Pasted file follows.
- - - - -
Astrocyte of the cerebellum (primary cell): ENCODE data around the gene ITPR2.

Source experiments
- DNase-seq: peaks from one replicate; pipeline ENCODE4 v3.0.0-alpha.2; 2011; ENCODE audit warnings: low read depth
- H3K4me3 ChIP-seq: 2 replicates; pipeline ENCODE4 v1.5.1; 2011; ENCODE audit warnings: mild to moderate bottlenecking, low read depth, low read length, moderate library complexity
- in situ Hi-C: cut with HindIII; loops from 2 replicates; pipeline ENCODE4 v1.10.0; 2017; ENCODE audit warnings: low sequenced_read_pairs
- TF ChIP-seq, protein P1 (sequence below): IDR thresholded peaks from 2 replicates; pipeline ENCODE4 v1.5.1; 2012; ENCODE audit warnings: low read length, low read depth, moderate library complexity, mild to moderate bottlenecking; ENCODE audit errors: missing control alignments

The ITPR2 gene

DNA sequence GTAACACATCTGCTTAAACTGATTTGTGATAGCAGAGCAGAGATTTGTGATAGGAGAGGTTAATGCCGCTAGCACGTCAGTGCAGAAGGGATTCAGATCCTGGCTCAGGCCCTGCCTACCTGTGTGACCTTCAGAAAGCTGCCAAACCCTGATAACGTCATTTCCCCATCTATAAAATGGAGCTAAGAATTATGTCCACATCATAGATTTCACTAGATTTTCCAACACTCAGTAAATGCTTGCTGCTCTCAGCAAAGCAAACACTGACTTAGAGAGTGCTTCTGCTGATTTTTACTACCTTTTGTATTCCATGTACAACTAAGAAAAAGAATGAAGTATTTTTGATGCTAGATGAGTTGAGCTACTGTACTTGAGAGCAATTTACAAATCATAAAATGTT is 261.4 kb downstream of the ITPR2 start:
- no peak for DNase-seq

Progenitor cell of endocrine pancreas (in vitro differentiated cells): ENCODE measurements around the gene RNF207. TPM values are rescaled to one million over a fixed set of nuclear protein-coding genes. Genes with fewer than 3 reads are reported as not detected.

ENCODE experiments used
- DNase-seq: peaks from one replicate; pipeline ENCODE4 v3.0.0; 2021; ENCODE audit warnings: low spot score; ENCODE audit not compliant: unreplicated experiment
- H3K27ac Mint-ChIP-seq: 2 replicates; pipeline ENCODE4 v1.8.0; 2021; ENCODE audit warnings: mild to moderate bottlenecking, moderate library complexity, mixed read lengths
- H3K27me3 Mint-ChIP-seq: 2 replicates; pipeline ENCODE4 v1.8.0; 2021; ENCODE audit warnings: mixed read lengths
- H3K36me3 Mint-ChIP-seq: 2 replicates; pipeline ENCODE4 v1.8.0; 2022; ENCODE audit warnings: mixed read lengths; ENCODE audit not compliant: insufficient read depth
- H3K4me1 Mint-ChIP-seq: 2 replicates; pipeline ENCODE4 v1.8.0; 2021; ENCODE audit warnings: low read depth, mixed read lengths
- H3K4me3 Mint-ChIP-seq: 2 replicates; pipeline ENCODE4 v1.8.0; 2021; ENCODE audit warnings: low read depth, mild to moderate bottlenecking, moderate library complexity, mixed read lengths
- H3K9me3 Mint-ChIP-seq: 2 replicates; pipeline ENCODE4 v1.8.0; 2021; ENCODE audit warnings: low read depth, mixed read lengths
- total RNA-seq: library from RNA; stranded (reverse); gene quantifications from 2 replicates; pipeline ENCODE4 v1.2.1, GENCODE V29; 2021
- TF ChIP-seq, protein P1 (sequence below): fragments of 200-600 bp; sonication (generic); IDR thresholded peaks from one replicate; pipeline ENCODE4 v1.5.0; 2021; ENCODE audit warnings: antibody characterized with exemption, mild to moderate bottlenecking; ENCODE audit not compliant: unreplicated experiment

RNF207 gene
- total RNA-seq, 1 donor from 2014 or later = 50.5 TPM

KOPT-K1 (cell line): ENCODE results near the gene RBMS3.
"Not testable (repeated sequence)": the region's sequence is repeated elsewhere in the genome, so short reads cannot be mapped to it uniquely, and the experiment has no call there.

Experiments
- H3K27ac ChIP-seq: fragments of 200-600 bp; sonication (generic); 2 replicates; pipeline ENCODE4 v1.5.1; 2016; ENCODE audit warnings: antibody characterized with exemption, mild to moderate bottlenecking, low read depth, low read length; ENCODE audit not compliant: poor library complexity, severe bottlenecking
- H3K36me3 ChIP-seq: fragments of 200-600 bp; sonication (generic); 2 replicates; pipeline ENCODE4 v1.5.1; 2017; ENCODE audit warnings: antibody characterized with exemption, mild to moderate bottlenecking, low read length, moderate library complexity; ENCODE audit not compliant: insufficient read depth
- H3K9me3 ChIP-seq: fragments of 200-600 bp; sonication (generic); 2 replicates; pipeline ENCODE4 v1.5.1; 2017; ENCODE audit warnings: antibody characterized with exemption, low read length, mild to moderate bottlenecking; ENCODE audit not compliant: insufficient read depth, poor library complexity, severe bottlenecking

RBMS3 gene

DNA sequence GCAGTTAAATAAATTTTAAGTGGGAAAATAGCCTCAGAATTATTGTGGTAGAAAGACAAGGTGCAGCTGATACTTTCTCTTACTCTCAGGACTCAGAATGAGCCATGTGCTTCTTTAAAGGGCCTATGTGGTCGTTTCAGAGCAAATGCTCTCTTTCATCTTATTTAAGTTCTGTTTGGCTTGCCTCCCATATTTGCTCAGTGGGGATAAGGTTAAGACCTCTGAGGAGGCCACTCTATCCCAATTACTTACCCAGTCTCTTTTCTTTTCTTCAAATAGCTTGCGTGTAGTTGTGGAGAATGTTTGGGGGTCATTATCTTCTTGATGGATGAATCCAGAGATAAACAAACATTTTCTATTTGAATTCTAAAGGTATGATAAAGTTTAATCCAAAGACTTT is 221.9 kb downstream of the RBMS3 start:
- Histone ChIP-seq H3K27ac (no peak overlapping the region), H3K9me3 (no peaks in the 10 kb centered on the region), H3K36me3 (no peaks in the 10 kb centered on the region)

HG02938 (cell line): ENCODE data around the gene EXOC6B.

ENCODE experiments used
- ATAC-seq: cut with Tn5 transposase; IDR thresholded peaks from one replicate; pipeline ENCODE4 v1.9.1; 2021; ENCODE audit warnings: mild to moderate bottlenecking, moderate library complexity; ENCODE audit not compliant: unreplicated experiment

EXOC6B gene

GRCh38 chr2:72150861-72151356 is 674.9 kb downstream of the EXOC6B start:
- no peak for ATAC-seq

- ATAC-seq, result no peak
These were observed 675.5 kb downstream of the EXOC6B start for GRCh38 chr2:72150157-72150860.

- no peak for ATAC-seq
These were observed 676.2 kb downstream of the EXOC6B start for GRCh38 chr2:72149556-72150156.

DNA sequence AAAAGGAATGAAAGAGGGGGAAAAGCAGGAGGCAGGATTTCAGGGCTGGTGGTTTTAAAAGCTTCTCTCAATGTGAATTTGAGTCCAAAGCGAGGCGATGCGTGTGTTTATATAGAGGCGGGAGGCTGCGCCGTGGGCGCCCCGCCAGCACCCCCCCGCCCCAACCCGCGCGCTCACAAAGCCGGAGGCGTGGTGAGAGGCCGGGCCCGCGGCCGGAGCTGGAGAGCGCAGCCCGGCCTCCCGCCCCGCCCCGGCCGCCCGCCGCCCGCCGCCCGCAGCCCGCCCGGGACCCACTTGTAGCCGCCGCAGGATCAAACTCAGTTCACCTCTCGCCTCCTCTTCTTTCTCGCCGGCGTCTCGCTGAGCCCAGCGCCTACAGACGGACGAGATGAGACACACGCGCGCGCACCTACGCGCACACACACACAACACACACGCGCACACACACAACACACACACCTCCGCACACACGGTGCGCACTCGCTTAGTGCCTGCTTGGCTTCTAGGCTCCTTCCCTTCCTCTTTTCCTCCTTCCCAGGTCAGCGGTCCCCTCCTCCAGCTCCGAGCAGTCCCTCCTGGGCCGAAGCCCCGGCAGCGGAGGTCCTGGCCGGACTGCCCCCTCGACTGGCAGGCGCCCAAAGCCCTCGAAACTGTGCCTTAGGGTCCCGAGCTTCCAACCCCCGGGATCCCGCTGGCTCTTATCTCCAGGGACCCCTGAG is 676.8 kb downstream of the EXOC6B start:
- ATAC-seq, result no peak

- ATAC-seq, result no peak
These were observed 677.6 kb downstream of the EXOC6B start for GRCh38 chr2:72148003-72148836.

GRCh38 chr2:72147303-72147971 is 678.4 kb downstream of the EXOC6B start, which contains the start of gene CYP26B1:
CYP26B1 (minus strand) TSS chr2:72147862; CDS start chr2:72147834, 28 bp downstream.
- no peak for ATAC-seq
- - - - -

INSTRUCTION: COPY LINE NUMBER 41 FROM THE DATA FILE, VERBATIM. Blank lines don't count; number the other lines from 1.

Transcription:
These were observed 676.2 kb downstream of the EXOC6B start for GRCh38 chr2:72149556-72150156.